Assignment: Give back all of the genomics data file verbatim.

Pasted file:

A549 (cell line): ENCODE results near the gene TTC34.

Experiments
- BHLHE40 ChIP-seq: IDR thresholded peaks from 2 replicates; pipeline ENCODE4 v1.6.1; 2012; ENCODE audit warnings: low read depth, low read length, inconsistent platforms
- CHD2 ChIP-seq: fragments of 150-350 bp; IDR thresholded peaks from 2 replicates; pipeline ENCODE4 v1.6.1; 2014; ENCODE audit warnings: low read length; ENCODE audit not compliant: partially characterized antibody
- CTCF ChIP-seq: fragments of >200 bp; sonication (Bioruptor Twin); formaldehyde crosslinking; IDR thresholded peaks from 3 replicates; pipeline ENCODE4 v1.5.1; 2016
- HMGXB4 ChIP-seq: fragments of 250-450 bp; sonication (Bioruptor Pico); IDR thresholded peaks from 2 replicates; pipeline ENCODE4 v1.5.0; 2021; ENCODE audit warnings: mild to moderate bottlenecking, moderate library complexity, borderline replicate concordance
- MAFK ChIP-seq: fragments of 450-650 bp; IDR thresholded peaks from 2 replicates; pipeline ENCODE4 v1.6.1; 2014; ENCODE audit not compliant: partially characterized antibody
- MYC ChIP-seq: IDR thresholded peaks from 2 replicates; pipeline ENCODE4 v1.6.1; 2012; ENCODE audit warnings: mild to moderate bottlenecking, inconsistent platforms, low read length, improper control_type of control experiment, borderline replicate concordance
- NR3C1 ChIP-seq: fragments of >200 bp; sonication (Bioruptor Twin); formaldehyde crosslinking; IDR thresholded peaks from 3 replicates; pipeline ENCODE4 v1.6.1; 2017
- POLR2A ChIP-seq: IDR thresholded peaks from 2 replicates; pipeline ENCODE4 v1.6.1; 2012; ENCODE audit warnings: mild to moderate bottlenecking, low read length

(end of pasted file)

A549 (cell line): ENCODE results near the gene TTC34.

Experiments
- BHLHE40 ChIP-seq: IDR thresholded peaks from 2 replicates; pipeline ENCODE4 v1.6.1; 2012; ENCODE audit warnings: low read depth, low read length, inconsistent platforms
- CHD2 ChIP-seq: fragments of 150-350 bp; IDR thresholded peaks from 2 replicates; pipeline ENCODE4 v1.6.1; 2014; ENCODE audit warnings: low read length; ENCODE audit not compliant: partially characterized antibody
- CTCF ChIP-seq: fragments of >200 bp; sonication (Bioruptor Twin); formaldehyde crosslinking; IDR thresholded peaks from 3 replicates; pipeline ENCODE4 v1.5.1; 2016
- HMGXB4 ChIP-seq: fragments of 250-450 bp; sonication (Bioruptor Pico); IDR thresholded peaks from 2 replicates; pipeline ENCODE4 v1.5.0; 2021; ENCODE audit warnings: mild to moderate bottlenecking, moderate library complexity, borderline replicate concordance
- MAFK ChIP-seq: fragments of 450-650 bp; IDR thresholded peaks from 2 replicates; pipeline ENCODE4 v1.6.1; 2014; ENCODE audit not compliant: partially characterized antibody
- MYC ChIP-seq: IDR thresholded peaks from 2 replicates; pipeline ENCODE4 v1.6.1; 2012; ENCODE audit warnings: mild to moderate bottlenecking, inconsistent platforms, low read length, improper control_type of control experiment, borderline replicate concordance
- NR3C1 ChIP-seq: fragments of >200 bp; sonication (Bioruptor Twin); formaldehyde crosslinking; IDR thresholded peaks from 3 replicates; pipeline ENCODE4 v1.6.1; 2017
- POLR2A ChIP-seq: IDR thresholded peaks from 2 replicates; pipeline ENCODE4 v1.6.1; 2012; ENCODE audit warnings: mild to moderate bottlenecking, low read length